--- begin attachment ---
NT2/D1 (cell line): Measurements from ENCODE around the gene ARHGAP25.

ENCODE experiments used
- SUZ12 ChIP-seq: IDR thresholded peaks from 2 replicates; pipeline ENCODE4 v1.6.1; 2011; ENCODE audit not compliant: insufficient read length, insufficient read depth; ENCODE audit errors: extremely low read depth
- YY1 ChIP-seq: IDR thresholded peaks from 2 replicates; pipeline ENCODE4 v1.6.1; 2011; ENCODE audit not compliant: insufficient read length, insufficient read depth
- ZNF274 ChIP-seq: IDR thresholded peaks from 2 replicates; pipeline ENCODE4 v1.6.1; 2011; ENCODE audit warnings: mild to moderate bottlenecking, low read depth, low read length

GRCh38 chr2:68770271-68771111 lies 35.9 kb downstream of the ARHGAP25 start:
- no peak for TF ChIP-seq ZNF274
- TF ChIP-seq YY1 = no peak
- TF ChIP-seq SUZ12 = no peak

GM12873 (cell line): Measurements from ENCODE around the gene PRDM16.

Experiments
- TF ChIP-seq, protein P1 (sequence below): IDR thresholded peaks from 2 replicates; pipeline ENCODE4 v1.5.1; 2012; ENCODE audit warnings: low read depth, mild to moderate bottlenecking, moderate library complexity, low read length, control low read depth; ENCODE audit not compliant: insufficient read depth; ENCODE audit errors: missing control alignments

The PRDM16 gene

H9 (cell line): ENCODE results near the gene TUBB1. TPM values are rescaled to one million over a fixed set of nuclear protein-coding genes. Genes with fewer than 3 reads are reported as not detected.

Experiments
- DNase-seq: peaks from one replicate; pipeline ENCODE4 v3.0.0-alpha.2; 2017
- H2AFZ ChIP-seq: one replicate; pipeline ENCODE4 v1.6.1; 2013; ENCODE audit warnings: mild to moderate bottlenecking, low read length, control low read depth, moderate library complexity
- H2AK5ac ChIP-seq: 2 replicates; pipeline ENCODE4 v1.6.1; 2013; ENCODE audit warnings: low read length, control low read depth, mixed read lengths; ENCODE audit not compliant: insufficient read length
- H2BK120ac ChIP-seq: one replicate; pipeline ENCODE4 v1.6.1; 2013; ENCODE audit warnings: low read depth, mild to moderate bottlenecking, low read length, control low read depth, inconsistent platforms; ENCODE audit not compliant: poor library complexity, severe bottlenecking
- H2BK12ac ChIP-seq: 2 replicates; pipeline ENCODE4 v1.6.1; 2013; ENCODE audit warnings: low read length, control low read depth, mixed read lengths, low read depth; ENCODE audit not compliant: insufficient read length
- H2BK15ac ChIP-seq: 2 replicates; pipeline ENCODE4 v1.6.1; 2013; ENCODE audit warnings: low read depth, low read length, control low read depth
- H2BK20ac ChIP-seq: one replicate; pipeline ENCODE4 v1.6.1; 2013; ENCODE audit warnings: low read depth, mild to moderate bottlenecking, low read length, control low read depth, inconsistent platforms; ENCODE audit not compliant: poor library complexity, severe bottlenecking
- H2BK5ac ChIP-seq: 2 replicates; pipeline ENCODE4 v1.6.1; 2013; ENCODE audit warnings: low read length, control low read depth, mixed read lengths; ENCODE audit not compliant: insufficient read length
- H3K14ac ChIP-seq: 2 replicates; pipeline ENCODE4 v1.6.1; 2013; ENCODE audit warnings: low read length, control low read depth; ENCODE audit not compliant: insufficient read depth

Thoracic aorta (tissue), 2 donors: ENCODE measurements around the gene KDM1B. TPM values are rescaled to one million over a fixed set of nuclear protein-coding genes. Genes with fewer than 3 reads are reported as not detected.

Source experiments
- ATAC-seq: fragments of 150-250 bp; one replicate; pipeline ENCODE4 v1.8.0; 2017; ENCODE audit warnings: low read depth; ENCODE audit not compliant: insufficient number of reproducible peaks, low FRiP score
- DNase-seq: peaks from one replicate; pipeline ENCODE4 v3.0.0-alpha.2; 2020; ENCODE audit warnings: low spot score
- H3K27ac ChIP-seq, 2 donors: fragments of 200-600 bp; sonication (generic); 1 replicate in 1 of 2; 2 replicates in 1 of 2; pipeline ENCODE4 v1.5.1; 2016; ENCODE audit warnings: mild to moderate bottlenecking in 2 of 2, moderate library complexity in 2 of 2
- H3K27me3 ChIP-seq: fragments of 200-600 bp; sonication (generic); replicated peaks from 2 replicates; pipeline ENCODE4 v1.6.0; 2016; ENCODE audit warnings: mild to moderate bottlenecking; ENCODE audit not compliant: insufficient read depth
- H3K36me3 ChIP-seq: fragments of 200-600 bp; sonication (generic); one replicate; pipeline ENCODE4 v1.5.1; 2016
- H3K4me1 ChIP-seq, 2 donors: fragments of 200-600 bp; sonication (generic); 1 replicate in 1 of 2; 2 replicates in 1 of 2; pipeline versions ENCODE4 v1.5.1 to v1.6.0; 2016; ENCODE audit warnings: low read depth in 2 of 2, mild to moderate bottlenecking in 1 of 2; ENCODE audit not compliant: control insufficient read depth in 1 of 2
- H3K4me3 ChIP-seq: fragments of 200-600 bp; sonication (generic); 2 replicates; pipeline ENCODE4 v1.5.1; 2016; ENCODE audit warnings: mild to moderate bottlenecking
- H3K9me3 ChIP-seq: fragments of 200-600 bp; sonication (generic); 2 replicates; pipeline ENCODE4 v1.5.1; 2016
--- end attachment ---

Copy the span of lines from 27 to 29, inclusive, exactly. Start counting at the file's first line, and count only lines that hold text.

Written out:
- ATAC-seq: fragments of 150-250 bp; one replicate; pipeline ENCODE4 v1.8.0; 2017; ENCODE audit warnings: low read depth; ENCODE audit not compliant: insufficient number of reproducible peaks, low FRiP score
- DNase-seq: peaks from one replicate; pipeline ENCODE4 v3.0.0-alpha.2; 2020; ENCODE audit warnings: low spot score
- H3K27ac ChIP-seq, 2 donors: fragments of 200-600 bp; sonication (generic); 1 replicate in 1 of 2; 2 replicates in 1 of 2; pipeline ENCODE4 v1.5.1; 2016; ENCODE audit warnings: mild to moderate bottlenecking in 2 of 2, moderate library complexity in 2 of 2